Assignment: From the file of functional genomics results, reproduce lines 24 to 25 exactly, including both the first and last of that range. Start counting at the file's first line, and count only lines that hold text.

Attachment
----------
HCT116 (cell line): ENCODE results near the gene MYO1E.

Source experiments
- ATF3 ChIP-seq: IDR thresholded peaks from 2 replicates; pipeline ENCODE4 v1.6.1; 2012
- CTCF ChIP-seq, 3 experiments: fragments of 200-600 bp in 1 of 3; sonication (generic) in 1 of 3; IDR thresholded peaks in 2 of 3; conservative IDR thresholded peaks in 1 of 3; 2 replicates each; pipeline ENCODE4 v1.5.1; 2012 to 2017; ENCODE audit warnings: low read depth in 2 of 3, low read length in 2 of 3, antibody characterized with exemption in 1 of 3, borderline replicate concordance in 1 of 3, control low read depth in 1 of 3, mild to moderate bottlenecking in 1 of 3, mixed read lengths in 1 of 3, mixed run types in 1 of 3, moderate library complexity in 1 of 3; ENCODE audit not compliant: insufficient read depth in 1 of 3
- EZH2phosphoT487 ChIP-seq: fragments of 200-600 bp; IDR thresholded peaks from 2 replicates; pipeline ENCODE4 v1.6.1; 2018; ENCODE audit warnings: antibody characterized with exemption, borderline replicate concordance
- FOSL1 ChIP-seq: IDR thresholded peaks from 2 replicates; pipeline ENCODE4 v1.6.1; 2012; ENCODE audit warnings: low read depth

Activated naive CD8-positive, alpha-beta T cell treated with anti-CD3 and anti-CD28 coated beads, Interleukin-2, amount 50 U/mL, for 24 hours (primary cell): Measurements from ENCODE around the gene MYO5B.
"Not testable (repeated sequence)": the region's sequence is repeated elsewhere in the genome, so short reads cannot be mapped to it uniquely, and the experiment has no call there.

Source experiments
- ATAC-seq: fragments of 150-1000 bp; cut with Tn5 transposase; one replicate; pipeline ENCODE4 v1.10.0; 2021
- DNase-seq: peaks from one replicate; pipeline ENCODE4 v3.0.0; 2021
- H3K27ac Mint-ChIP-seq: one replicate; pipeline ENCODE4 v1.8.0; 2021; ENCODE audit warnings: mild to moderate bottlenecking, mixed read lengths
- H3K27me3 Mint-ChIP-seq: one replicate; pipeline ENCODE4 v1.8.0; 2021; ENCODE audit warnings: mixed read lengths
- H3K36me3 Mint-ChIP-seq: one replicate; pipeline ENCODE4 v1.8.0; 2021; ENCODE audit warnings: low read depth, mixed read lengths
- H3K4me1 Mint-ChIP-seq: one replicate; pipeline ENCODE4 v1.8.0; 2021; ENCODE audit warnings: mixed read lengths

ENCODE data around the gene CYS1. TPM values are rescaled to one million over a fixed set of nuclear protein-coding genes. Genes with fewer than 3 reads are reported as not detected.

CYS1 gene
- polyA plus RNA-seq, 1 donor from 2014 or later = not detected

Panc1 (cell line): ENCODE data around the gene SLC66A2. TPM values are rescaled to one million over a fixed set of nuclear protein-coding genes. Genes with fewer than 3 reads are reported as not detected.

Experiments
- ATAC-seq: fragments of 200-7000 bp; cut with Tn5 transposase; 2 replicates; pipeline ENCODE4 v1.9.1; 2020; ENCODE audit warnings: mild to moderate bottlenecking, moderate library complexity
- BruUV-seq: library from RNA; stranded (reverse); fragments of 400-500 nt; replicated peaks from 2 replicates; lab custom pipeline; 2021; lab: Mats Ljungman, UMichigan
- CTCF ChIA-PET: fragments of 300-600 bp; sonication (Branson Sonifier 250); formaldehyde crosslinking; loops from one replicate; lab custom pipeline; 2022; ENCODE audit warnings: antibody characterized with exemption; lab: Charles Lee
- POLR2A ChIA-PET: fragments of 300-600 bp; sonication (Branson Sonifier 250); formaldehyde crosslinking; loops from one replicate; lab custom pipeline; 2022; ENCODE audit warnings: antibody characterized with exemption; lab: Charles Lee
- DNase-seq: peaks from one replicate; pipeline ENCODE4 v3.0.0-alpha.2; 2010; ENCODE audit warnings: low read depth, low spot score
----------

- POLR2A ChIA-PET: fragments of 300-600 bp; sonication (Branson Sonifier 250); formaldehyde crosslinking; loops from one replicate; lab custom pipeline; 2022; ENCODE audit warnings: antibody characterized with exemption; lab: Charles Lee
- DNase-seq: peaks from one replicate; pipeline ENCODE4 v3.0.0-alpha.2; 2010; ENCODE audit warnings: low read depth, low spot score